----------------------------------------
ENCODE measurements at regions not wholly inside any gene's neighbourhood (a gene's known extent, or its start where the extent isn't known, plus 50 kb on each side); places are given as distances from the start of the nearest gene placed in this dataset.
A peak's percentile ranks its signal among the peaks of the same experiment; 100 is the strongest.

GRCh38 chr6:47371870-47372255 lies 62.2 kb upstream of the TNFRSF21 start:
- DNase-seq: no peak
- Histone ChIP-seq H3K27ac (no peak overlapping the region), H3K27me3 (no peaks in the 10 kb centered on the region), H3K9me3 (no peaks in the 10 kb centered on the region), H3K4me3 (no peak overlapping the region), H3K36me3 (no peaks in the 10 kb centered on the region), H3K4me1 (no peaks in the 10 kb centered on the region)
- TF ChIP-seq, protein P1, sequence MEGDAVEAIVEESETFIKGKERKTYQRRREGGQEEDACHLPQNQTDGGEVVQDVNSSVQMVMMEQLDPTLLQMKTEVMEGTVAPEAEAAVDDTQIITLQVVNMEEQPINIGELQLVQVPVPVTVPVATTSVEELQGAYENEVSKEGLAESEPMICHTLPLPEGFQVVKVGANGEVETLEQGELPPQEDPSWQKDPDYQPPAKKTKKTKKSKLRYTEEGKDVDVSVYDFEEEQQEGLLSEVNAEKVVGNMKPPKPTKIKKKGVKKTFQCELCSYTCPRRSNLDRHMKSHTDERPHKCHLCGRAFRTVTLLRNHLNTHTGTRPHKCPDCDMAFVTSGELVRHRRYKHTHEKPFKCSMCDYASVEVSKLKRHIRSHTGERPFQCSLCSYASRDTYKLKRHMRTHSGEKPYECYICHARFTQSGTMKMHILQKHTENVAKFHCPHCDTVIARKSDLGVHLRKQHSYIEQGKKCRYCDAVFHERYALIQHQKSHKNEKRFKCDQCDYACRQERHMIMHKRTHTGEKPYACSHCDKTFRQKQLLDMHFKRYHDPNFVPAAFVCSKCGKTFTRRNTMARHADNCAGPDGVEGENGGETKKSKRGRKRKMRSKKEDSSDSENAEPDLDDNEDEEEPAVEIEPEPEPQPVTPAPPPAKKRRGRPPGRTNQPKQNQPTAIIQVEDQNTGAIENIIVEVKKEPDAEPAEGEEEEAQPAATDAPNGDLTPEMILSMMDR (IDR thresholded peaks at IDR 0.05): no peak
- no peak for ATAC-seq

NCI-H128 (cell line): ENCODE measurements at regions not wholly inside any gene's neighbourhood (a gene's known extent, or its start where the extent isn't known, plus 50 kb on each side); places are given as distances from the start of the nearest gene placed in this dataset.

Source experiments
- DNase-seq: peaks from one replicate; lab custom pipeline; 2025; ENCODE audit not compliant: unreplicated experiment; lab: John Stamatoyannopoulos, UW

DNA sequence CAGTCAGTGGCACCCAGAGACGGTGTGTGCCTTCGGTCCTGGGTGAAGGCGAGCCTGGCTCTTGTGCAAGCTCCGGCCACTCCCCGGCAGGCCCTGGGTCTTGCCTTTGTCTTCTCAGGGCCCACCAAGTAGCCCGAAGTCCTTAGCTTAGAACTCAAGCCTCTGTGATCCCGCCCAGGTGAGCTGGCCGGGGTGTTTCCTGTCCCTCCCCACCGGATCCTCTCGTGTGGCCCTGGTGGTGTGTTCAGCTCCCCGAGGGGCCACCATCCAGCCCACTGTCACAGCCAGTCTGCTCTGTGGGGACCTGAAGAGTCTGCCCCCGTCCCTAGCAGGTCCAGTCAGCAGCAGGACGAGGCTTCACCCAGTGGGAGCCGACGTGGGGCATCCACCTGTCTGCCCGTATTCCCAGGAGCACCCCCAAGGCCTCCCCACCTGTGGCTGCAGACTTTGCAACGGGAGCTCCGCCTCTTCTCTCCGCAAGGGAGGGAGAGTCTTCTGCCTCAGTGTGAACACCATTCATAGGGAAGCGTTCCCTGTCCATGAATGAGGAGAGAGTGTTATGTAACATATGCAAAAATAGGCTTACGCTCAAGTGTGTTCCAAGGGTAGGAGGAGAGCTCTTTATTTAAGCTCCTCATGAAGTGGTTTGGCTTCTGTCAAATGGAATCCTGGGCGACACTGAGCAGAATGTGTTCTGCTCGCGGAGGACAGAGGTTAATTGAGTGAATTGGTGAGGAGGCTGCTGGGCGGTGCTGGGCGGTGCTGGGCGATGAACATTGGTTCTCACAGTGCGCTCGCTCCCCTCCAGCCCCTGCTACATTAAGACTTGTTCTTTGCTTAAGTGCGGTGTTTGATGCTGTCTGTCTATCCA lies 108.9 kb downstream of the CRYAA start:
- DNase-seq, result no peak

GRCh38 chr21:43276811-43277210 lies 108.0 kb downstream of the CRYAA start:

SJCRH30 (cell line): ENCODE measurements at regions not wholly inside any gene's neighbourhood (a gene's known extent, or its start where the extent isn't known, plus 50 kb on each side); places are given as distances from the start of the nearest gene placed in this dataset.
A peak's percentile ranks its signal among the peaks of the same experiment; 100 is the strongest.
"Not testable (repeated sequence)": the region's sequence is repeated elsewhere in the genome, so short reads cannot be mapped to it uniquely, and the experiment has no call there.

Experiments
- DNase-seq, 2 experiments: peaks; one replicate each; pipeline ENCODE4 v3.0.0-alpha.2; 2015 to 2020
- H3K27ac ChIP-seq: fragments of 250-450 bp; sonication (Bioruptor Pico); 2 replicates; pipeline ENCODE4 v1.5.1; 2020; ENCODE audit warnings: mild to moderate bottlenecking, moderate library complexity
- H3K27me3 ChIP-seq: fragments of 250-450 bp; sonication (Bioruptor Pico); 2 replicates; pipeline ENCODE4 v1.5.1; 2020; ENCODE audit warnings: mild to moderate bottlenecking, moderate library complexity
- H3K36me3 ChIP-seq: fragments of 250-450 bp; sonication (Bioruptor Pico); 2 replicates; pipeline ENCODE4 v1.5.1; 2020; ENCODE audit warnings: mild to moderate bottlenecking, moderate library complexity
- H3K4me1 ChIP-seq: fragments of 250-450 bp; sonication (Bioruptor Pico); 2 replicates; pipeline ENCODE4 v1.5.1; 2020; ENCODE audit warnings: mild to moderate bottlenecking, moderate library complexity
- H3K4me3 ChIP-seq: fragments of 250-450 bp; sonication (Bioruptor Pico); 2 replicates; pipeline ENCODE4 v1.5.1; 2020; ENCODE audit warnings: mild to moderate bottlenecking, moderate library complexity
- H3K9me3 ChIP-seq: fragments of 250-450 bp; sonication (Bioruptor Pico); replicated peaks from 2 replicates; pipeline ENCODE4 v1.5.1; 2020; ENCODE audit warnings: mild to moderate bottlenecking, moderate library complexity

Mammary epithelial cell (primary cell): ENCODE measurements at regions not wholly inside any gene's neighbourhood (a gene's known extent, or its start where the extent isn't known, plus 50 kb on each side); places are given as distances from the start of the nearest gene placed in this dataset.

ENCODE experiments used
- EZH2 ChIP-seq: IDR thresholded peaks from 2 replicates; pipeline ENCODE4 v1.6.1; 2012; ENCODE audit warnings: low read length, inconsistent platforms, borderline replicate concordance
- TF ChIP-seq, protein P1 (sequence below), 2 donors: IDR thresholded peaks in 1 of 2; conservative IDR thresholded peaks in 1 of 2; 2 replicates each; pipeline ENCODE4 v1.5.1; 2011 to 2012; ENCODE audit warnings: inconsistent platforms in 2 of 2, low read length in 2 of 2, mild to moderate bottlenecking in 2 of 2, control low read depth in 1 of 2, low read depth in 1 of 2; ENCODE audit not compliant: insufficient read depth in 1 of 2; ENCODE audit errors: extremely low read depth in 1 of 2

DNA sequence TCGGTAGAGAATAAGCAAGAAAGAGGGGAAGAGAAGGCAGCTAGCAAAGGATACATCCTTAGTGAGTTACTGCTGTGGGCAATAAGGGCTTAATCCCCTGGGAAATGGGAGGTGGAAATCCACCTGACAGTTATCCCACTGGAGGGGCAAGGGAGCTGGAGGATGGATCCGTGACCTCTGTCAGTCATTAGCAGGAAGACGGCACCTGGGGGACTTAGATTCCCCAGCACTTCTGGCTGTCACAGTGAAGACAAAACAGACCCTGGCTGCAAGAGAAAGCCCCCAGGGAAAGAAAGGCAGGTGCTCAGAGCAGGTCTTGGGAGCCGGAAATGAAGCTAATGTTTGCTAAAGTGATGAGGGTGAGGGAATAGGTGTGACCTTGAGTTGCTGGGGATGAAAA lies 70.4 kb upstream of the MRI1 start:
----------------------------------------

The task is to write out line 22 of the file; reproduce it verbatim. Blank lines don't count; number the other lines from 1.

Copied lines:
- H3K4me1 ChIP-seq: fragments of 250-450 bp; sonication (Bioruptor Pico); 2 replicates; pipeline ENCODE4 v1.5.1; 2020; ENCODE audit warnings: mild to moderate bottlenecking, moderate library complexity